Tomorrow they take that vote again, and resolve the fate of Holt. The fight is far from over, but today was a major victory. Creationists were outnumbered in testimony at least 10:1 (thanks to NCSE members who showed up, and aggressive outreach by TFN, Texas Citizens for Science, and other allies). Of the anti-standards speakers who registered, several could not be bothered to show up in person, forcing a lobbyist for the Focus on the Family affiliate in Texas to make regular treks to read their testimony into the record. The first time, he testified on his own behalf, promising that scientists would testify later about scientific weaknesses in the supplements. Board members pressed him on what those flaws were, and he claimed not to know, and urged them to wait for the testimony. When he delivered that testimony himself, reading from a paper tugged from his pocket, I quipped on twitter: “Saenz earlier promised scientists would raise real scientific flaws. Apparently he keeps them in his pocket.”
Saenz didn’t endear himself when upon seeing me (the sole representative from NCSE, and indeed the only speaker from out of state), he tweeted: “Oh goodie! Group of liberal California science people telling TX SBOE how to teach. Why would we follow any advice from Cali? #sboe #txlege” Why the legislature would care isn’t obvious, but I gotta say that wasn’t the sort of Texas hospitality I was expecting. I wasn’t bringing advice on behalf of California, but on behalf of the science education community, including NCSE’s members in Texas. If nothing else, California schools presumably teach that one person is not a “group.”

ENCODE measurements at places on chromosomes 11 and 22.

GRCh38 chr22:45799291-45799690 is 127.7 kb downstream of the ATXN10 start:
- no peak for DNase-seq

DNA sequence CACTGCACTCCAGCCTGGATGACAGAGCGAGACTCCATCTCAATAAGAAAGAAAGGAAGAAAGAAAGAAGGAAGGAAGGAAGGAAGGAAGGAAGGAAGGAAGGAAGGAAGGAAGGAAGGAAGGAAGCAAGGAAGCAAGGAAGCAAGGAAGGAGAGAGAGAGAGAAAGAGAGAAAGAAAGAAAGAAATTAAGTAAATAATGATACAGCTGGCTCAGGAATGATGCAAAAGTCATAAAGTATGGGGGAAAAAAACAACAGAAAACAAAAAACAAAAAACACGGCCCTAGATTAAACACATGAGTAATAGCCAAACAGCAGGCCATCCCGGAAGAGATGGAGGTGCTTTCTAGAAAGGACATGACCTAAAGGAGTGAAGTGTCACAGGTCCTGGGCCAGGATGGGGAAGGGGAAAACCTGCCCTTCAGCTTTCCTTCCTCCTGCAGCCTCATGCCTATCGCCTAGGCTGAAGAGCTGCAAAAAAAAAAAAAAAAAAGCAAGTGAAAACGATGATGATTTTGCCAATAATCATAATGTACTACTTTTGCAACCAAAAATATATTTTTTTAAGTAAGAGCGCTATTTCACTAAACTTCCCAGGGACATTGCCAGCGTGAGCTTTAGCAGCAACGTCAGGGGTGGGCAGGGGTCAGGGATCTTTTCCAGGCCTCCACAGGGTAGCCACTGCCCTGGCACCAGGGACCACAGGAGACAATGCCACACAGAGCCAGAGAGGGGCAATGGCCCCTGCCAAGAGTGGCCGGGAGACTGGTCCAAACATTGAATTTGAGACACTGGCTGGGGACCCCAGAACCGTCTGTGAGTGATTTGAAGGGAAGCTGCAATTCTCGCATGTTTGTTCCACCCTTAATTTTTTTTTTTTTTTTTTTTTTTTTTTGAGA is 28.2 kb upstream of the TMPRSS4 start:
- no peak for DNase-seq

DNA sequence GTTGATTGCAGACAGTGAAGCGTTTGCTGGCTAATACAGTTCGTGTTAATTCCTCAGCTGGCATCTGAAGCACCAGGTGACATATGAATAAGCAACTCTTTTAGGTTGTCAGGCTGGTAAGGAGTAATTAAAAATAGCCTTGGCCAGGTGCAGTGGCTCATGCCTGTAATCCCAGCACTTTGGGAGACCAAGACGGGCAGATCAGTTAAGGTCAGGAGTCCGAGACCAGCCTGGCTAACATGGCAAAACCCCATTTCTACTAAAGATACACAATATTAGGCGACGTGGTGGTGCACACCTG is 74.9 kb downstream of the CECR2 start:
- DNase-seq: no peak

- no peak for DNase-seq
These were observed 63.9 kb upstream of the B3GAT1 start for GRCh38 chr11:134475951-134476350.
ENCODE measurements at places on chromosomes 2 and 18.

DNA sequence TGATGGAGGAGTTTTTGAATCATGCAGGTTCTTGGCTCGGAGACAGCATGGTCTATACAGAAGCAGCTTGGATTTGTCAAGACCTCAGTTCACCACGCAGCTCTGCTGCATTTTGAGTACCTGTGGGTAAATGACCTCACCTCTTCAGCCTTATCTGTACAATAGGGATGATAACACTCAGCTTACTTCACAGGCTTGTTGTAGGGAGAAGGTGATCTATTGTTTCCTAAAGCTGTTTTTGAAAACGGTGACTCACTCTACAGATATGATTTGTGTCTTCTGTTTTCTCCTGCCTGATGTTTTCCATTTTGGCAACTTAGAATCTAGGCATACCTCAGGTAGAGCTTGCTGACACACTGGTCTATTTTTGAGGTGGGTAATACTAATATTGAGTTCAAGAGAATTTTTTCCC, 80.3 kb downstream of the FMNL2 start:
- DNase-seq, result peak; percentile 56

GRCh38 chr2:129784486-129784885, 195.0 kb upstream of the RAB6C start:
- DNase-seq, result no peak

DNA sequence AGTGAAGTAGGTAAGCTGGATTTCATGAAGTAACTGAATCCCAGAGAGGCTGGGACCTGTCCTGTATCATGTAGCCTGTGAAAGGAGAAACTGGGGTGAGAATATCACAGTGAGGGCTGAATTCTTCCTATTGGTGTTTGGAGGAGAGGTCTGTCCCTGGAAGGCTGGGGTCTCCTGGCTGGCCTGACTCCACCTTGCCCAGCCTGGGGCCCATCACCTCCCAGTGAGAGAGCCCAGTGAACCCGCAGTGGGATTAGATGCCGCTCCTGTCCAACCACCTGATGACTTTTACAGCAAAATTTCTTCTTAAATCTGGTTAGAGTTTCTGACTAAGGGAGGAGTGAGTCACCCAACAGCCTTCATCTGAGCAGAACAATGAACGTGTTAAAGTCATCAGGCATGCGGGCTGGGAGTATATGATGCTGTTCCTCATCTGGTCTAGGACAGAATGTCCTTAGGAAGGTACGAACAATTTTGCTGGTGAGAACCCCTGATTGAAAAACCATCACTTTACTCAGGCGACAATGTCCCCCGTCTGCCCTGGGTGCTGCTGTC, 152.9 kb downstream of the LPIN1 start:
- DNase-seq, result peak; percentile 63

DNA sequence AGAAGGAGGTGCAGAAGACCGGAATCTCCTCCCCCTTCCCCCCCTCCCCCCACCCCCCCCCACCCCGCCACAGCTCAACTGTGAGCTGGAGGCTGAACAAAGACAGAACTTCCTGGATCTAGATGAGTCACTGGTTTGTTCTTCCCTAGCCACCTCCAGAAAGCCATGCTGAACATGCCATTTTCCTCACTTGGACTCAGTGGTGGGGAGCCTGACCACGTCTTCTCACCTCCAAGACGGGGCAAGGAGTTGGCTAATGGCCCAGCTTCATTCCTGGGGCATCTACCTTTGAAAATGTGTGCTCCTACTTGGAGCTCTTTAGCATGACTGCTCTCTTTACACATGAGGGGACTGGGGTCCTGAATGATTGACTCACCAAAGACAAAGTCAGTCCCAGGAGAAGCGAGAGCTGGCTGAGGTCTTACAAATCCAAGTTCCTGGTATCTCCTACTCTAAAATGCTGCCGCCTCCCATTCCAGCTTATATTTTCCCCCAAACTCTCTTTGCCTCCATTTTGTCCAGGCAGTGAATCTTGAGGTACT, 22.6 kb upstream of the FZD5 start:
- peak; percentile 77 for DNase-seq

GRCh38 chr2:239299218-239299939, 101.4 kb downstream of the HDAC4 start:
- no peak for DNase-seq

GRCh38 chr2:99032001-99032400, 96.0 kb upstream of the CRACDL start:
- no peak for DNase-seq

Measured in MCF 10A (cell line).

On the other hand, the newly-elected board members were charming and open to conversation, and asked some of the sharpest, most thoughtful questions of the day. Marsha Farney, who replaced Cynthia Dunbar on the board, said the board members agreed I was the best-dressed person testifying, Michael Soto had good questions and insights while we chatted about embryos, and Thomas Ratliff (who replaced Don McLeroy) was fearless in demanding that Saenz describe the supposed errors he was promising, and again in demanding to know whether the list of errors submitted for the Holt supplement was the result of a committee, or was just one reviewer’s opinion.
But don’t be lulled into a false sense of security. I overheard former board chair Gail Lowe talking to a reporter, and saying that she could imagine a much more heated battle over textbook adoptions, next time the state has money for it. Winning the fight for the Holt supplement will be key to showing the board that Texans won’t stand for politicization of science education.
The best thing about the day was the stories of scientists, and nonscientists who’ve been touched by science. There was a grad student at UT (who I’d met at Netroots Nation last month) who is working on finding cures for cancer. The techniques he uses, he explained, rely heavily on understanding the shared ancestry of plants and animals. Indeed, he said, his research on cancer cures “would not work if not for evolution.” He also noted that his evolutionary research project was initiated by a senior labmate who is himself a creationist. The colleague started studying evolution to find a weakness in it, and is now known as the lab evolution expert, and hasn’t yet found the flaw.
A woman rose to testify, guided to the podium by a friend who explained “she’s hard of sight.” She explained that she was compelled to testify because of how important science education has been for her. “I am able to be here today because I am in a drug research study… getting medicine rather than placebo.” She rightly attributed the research which is preserving her sight to strong science education, and to researchers’ understanding of evolution.
On the downside, when a testifier talked about Expelled, and said Richard Dawkins had admitted there was no evidence for the origin of life, board member Terri Leo excitedly urged the witness to get her a transcript. I think there are better things for her to read.
I’ll be back tomorrow, tweeting on #sboe yet again!